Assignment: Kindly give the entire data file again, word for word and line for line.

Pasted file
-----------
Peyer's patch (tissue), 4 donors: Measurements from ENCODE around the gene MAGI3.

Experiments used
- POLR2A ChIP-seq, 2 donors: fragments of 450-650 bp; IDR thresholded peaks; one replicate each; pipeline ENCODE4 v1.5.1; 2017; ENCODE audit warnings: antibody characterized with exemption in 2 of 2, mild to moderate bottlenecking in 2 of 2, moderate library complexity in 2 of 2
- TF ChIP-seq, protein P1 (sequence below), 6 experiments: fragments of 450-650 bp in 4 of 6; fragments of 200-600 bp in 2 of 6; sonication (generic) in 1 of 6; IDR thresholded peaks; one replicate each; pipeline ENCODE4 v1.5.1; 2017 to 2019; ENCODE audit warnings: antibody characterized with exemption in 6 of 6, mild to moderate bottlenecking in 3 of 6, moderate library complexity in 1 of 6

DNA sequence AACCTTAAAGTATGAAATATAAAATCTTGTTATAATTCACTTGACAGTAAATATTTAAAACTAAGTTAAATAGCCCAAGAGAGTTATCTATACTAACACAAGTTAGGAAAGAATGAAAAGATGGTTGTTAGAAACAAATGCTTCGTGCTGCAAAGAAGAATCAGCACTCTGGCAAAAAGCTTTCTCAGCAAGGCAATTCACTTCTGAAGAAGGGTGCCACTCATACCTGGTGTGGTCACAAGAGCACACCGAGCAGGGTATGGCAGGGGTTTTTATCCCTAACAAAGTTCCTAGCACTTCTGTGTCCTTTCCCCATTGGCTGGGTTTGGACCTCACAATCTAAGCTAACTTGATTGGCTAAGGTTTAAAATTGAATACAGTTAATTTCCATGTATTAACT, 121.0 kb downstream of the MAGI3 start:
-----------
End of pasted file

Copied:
Peyer's patch (tissue), 4 donors: Measurements from ENCODE around the gene MAGI3.

Experiments used
- POLR2A ChIP-seq, 2 donors: fragments of 450-650 bp; IDR thresholded peaks; one replicate each; pipeline ENCODE4 v1.5.1; 2017; ENCODE audit warnings: antibody characterized with exemption in 2 of 2, mild to moderate bottlenecking in 2 of 2, moderate library complexity in 2 of 2
- TF ChIP-seq, protein P1 (sequence below), 6 experiments: fragments of 450-650 bp in 4 of 6; fragments of 200-600 bp in 2 of 6; sonication (generic) in 1 of 6; IDR thresholded peaks; one replicate each; pipeline ENCODE4 v1.5.1; 2017 to 2019; ENCODE audit warnings: antibody characterized with exemption in 6 of 6, mild to moderate bottlenecking in 3 of 6, moderate library complexity in 1 of 6

DNA sequence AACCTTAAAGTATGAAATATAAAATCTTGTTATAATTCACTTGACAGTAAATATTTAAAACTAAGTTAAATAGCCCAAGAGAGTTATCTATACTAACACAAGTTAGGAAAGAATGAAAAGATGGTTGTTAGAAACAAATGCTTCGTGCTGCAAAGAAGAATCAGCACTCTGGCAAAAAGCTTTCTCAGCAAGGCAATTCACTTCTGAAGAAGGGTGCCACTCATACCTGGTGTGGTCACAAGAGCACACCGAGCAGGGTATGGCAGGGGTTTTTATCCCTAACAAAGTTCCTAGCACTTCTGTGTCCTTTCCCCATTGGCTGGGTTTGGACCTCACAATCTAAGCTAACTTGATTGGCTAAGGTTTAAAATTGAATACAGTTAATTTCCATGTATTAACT, 121.0 kb downstream of the MAGI3 start: